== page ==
More staff for body set up to appoint judges
The Government is set to row back on a commitment to slim down the number of people involved in making recommendations for judicial appointments.
The new Judicial Appointments Commission (JAC) will have 13 members - one more than the organisation it is to replace.
That's despite a pledge in the Programme for Government that it would have fewer members than the existing Judicial Appointments Advisory Board (JAAB).
Tánaiste Frances Fitzgerald is expected to bring the Judicial Appointments Commission Bill to Cabinet today.
Independent Alliance Minister Shane Ross has led the charge for reforms to the system of appointing judges, demanding an independent body with a lay majority led by an individual outside the legal profession.
The JAC's numbers are to be increased to 13 - from a previously planned 11 - to allow for three senior judges, rather than two, to become members.
The chief justice and the presidents of the High Court and Court of Appeal are all to sit on the new commission.
An extra lay person is also to be added to maintain a majority of members outside the legal profession.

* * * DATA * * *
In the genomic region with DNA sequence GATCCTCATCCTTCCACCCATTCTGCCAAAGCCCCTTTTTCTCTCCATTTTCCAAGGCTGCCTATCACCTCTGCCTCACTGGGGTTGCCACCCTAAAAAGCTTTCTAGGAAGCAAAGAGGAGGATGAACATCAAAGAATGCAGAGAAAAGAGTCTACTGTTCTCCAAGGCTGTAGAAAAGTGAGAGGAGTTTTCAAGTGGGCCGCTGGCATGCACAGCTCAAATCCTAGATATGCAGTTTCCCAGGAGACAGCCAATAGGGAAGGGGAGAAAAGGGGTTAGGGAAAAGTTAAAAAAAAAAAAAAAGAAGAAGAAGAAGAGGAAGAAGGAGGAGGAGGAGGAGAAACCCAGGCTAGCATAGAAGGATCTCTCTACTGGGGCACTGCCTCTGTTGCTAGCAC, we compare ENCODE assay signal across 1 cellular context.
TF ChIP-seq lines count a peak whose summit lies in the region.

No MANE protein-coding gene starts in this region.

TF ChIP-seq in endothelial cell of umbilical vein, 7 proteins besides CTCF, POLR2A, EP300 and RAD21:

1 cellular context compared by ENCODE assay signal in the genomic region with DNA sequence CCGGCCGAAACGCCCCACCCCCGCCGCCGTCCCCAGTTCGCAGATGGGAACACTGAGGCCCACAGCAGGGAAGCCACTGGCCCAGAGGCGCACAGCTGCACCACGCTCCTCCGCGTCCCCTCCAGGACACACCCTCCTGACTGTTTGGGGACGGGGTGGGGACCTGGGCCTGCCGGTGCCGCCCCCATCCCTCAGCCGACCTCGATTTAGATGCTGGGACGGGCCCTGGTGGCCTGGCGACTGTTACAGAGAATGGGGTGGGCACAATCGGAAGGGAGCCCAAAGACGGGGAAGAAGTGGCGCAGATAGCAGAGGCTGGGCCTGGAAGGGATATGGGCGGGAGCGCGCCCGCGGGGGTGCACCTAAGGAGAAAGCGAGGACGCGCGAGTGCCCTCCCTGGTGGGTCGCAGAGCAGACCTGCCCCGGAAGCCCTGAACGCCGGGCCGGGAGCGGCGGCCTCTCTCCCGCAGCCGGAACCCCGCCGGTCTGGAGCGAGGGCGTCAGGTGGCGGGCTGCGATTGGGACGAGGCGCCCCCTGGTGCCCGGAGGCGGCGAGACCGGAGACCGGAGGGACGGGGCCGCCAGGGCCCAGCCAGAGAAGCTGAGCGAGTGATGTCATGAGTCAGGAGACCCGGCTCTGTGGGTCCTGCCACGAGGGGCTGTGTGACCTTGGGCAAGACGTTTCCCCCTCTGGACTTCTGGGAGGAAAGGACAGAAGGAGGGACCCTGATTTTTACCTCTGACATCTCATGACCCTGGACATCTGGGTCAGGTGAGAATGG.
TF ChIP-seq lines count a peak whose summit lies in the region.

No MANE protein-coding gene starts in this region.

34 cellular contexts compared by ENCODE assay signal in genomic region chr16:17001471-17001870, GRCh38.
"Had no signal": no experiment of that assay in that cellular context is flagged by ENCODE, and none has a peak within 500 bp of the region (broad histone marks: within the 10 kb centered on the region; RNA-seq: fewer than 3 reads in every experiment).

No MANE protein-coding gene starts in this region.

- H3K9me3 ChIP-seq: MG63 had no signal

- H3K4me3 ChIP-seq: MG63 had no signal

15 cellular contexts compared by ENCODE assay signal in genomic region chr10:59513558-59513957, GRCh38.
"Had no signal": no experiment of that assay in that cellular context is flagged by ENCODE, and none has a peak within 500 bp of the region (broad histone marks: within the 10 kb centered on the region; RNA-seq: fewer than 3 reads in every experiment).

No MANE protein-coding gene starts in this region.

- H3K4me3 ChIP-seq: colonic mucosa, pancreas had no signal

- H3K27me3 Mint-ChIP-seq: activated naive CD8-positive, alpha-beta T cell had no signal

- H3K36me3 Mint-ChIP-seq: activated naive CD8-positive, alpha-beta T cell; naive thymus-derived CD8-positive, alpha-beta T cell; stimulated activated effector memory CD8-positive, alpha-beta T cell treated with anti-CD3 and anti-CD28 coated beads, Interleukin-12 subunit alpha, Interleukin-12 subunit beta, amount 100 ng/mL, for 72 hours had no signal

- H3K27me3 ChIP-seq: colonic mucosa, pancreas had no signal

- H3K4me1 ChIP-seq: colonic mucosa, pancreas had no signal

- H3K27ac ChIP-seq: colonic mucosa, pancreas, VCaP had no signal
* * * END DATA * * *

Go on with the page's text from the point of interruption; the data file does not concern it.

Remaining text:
The new JAC will be limited to providing Cabinet with three recommendations per judicial vacancy, rather than the minimum of seven currently required. This is designed to limit Cabinet discretion and lessen the opportunity for politically motivated appointments.
Speaking to reporters before details of the extra members for the JAC emerged, Mr Ross hailed the Bill that's to be brought to Cabinet today. "We're going to change the system so radically that it will be almost unrecognisable."
He added that the new independent body would take "the appointment of judges almost out of the political arena".
Last week the Government approved the nomination of a number of new judges recommended by the JAAB, including some with links to Fine Gael.